Automation in the logistics, warehouse, and supply chain market was already growing before the COVID-19 pandemic, but accelerating e-commerce demand, social distancing requirements, and the need for greater flexibility and throughput have expanded the global market for mobile robots. Robotics developers, suppliers, and integrators need to navigate between economic hardship and commercial opportunity.
The market for automatic guided vehicles (AGVs) and autonomous mobile robots (AMRs) is set to grow by $35.4 billion (U.S.) between 2018 and 2023, with the market value reaching $54.1 billion after that five-year period.
Pandemic a global stress test
As of publication date, more than 25 million people worldwide have been infected, and more than 846,000 have died from COVID-19, with more than 6 million cases and 183,000 deaths in the U.S., according to Johns Hopkins University of Medicine. Since March, the economic effects of shutdowns have devastated sectors of the global economy, especially hospitality and tourism.
In Europe, total economic activity has dropped by approximately 27%, estimates the Organisation for Economic Cooperation and Development (OECD), Dansk Industri, Dansk Erhverv, Danske Bank, and Copenhagen Economics. The arts, entertainment, and recreation industry have fallen by more than 80%. As a result, Europe’s gross domestic product (GDP) was estimated this spring to be down by 9.1% from last year, and subsequent waves of infection could lead to more than 12.6% by the end of the year.
Markets for mobile robots march on
Without underestimating the challenges posed by novel coronavirus crisis, mobile robots have been gaining momentum around the world because of the following three factors:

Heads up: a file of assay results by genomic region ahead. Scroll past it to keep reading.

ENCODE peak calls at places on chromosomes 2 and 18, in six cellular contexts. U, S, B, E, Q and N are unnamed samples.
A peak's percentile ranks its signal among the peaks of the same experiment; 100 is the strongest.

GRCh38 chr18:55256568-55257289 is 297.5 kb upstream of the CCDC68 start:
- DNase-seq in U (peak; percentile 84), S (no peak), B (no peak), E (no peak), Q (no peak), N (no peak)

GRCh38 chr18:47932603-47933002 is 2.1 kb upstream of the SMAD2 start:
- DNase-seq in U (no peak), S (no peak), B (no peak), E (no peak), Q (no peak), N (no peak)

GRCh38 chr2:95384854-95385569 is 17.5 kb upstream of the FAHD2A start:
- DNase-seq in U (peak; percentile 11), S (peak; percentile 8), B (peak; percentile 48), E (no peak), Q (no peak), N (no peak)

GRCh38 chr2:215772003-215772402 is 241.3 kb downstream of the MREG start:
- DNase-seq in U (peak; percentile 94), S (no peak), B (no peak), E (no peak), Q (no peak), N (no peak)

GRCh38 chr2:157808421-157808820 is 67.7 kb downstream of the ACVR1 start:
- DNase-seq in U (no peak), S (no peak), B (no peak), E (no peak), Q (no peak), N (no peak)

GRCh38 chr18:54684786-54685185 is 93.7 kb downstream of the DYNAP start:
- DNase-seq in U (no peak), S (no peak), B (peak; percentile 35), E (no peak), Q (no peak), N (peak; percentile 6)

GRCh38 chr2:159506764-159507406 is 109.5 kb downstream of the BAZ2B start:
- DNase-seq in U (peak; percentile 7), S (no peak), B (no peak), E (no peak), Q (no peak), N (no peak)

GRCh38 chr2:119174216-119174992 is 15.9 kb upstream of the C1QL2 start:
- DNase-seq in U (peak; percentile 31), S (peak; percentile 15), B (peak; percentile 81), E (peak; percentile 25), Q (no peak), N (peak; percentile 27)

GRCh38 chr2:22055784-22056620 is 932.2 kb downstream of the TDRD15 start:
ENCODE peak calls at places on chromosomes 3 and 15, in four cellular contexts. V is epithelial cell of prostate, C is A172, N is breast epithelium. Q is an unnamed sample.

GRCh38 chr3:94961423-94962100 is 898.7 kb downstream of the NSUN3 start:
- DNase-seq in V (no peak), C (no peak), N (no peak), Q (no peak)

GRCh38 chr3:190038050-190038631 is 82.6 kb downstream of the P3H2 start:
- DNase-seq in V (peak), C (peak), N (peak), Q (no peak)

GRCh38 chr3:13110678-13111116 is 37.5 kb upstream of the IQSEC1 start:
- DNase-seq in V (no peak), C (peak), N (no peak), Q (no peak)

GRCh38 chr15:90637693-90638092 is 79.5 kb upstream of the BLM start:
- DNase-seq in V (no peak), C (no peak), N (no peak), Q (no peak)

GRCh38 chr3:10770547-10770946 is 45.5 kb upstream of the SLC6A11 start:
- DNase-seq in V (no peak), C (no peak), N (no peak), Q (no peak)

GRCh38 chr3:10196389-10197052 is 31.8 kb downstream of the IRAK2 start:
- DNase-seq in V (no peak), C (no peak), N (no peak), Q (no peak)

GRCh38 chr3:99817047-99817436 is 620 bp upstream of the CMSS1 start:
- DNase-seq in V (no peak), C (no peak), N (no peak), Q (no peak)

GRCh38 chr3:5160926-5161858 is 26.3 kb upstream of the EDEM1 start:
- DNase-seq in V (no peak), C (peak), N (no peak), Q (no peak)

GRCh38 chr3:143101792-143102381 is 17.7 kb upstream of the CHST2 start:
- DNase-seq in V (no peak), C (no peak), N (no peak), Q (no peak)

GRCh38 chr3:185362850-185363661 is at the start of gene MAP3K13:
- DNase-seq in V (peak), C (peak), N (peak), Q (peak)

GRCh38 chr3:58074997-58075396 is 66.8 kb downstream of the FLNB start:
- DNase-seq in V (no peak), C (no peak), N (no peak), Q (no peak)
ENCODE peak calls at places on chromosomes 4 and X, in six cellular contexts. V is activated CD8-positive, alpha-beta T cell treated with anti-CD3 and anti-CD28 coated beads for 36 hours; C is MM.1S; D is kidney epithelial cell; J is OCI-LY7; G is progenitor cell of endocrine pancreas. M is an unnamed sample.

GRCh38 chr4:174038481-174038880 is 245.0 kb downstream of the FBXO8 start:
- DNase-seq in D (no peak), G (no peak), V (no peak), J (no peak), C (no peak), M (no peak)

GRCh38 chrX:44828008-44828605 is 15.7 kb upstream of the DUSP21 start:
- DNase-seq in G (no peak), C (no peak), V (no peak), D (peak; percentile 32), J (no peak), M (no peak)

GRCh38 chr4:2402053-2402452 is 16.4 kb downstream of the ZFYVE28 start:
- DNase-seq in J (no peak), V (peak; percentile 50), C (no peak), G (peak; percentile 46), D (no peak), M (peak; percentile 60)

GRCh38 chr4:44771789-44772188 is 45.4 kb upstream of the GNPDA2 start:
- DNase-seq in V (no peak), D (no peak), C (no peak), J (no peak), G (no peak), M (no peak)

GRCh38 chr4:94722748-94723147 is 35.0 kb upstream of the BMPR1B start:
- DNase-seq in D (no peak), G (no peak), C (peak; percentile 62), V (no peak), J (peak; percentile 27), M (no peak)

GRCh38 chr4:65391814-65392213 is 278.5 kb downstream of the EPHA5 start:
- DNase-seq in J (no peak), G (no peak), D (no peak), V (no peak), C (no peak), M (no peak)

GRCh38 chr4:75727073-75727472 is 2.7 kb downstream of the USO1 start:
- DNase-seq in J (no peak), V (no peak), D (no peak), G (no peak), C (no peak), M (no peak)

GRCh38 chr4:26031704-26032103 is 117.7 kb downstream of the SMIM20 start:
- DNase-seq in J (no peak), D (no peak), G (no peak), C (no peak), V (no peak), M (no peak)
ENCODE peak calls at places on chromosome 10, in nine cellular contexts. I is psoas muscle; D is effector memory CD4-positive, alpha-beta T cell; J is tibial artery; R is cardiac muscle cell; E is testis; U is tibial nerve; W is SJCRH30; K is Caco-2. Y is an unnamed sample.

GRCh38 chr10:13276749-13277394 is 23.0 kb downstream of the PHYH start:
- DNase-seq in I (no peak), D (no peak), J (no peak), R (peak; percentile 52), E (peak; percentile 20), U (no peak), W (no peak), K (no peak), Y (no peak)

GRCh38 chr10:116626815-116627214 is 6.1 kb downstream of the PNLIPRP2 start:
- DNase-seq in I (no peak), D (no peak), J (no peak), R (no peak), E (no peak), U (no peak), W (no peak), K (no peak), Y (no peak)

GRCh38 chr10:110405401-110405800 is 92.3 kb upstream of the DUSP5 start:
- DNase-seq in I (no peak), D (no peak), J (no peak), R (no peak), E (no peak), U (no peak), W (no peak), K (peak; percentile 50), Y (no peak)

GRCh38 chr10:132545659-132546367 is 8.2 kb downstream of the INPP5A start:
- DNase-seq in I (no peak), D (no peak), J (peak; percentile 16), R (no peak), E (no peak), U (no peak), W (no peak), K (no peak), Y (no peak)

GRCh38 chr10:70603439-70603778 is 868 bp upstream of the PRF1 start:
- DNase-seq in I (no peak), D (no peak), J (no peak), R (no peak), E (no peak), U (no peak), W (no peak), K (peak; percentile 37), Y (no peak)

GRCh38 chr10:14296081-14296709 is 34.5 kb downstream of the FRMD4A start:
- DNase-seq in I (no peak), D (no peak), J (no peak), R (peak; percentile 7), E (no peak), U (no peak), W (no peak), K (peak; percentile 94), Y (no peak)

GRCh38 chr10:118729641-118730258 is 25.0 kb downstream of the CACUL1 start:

- A huge spike in e-commerce has led to increased expectations of rapid order fulfillment.
- Many people want to reduce human contact, whether within facilities or between customers and vendors.
- Recovery from lockdowns has been uneven, often even within nations.
Mobile robots have helped treat patients, deliver essential goods to communities, and disinfect facilities. In China, mobile robots are used to deliver groceries and patrol malls. They can also remind people to wear masks, give out hand sanitizer, and broadcast anti-virus information.
Investors have also recognized the potential for mobile robots, with Brain Corp. raising $36 million in April,. Geek+ closing $200 million in funding in June, and Pudu raising $14.5 million in August.
Furthermore, acceptance of robots in daily life is increasing. Consumers have become more tolerant of artificial intelligence and last-mile delivery robots, according to a study by Meili, a Danish company developing universal fleet management systems for robot operators.
“Nearly three quarters [73%] of the respondents would choose to order online if the package was delivered by a robot rather than by a human, and 33% said they are now more comfortable with robots in grocery stores,“ said the report.
As adoption of AMRs continues to grow, demand for fleet management softwares is also rising. That market could grow from more than $14 billion in 2018 to almost $47 billion by 2026, registering a compound annual growth rate (CAGR) of 16.52% over the forecast period, Meili predicted.
However, there is a need for unified management systems. “Currently, in the market, there are several available options for mobile robots, but mainly are exclusive to the manufacturers, and missing many standard features and functionalities,” according to Meili.
About the author
Linh Dinh is an experienced digital marketing specialist at Meili, which develops fleet management and robot operator systems, including Meili FMS, which can handle different AMRs and AGVs. The company’s software is used for mapping, data logging, and data analytics, as well as planning, assigning, and executing tasks. Dinh has also written for Economic Journal, Startup Digest Blog, and Market Inspector.
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